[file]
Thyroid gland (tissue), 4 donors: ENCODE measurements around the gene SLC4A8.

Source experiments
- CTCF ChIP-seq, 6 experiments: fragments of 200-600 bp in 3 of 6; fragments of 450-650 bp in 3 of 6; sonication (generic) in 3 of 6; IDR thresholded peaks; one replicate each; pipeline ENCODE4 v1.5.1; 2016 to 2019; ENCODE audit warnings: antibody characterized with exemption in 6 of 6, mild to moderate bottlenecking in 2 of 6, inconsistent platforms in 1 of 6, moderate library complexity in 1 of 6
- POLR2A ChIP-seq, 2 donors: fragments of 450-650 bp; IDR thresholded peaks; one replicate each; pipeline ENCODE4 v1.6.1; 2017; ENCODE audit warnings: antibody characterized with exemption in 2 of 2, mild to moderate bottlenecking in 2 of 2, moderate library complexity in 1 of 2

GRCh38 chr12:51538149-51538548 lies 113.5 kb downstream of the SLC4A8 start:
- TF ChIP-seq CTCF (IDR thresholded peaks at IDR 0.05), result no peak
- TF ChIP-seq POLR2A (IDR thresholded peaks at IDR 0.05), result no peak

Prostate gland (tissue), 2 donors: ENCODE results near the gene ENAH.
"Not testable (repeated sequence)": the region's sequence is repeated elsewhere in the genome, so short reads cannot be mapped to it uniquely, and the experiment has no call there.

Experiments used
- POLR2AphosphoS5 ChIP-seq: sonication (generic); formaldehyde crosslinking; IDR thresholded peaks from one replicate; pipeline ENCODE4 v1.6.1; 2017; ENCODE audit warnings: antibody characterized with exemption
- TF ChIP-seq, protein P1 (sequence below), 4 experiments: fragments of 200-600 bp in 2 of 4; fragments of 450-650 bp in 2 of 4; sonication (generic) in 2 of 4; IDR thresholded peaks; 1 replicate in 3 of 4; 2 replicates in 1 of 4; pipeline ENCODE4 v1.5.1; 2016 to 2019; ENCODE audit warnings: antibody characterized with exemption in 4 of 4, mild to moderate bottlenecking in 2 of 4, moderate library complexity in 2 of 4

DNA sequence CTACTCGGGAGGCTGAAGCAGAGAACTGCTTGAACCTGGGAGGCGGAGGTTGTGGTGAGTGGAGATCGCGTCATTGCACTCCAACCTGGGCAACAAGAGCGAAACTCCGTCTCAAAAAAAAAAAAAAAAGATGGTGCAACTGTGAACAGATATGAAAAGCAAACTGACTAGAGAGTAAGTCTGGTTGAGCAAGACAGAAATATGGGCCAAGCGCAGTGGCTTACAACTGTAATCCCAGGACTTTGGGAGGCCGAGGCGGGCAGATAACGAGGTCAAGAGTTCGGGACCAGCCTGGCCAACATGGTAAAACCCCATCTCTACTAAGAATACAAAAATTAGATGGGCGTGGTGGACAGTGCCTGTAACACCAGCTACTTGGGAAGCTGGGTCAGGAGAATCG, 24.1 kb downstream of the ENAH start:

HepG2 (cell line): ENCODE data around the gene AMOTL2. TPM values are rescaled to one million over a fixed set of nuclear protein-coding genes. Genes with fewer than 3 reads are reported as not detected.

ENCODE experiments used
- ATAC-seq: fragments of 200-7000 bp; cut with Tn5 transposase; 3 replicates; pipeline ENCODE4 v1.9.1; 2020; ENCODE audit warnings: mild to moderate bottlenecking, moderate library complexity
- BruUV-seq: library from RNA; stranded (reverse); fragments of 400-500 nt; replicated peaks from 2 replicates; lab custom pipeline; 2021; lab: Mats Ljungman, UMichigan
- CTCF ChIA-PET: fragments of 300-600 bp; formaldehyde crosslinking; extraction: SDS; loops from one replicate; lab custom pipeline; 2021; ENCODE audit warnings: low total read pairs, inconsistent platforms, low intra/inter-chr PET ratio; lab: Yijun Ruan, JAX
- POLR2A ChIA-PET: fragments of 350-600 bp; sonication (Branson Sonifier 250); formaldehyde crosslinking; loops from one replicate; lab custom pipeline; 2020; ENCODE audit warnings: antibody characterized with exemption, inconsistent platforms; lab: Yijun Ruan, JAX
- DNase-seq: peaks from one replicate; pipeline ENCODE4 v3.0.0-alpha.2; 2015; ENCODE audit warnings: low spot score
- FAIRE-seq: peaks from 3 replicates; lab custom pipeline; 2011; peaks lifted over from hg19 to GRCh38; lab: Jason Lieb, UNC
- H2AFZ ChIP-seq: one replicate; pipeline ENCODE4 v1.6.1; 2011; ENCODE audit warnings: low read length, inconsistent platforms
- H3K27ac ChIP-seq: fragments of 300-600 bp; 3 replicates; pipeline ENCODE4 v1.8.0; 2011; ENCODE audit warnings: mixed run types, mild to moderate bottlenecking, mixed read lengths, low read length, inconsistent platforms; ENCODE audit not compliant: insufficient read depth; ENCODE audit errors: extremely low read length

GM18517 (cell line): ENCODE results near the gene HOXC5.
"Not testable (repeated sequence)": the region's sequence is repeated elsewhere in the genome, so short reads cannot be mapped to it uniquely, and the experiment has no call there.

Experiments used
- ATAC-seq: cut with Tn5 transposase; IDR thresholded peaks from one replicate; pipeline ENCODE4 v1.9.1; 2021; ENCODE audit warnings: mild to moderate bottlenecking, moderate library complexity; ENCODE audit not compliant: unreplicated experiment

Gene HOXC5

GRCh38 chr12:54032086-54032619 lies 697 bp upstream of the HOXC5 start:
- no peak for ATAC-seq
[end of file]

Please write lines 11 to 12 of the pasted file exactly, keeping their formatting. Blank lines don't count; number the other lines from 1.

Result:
- POLR2AphosphoS5 ChIP-seq: sonication (generic); formaldehyde crosslinking; IDR thresholded peaks from one replicate; pipeline ENCODE4 v1.6.1; 2017; ENCODE audit warnings: antibody characterized with exemption
- TF ChIP-seq, protein P1 (sequence below), 4 experiments: fragments of 200-600 bp in 2 of 4; fragments of 450-650 bp in 2 of 4; sonication (generic) in 2 of 4; IDR thresholded peaks; 1 replicate in 3 of 4; 2 replicates in 1 of 4; pipeline ENCODE4 v1.5.1; 2016 to 2019; ENCODE audit warnings: antibody characterized with exemption in 4 of 4, mild to moderate bottlenecking in 2 of 4, moderate library complexity in 2 of 4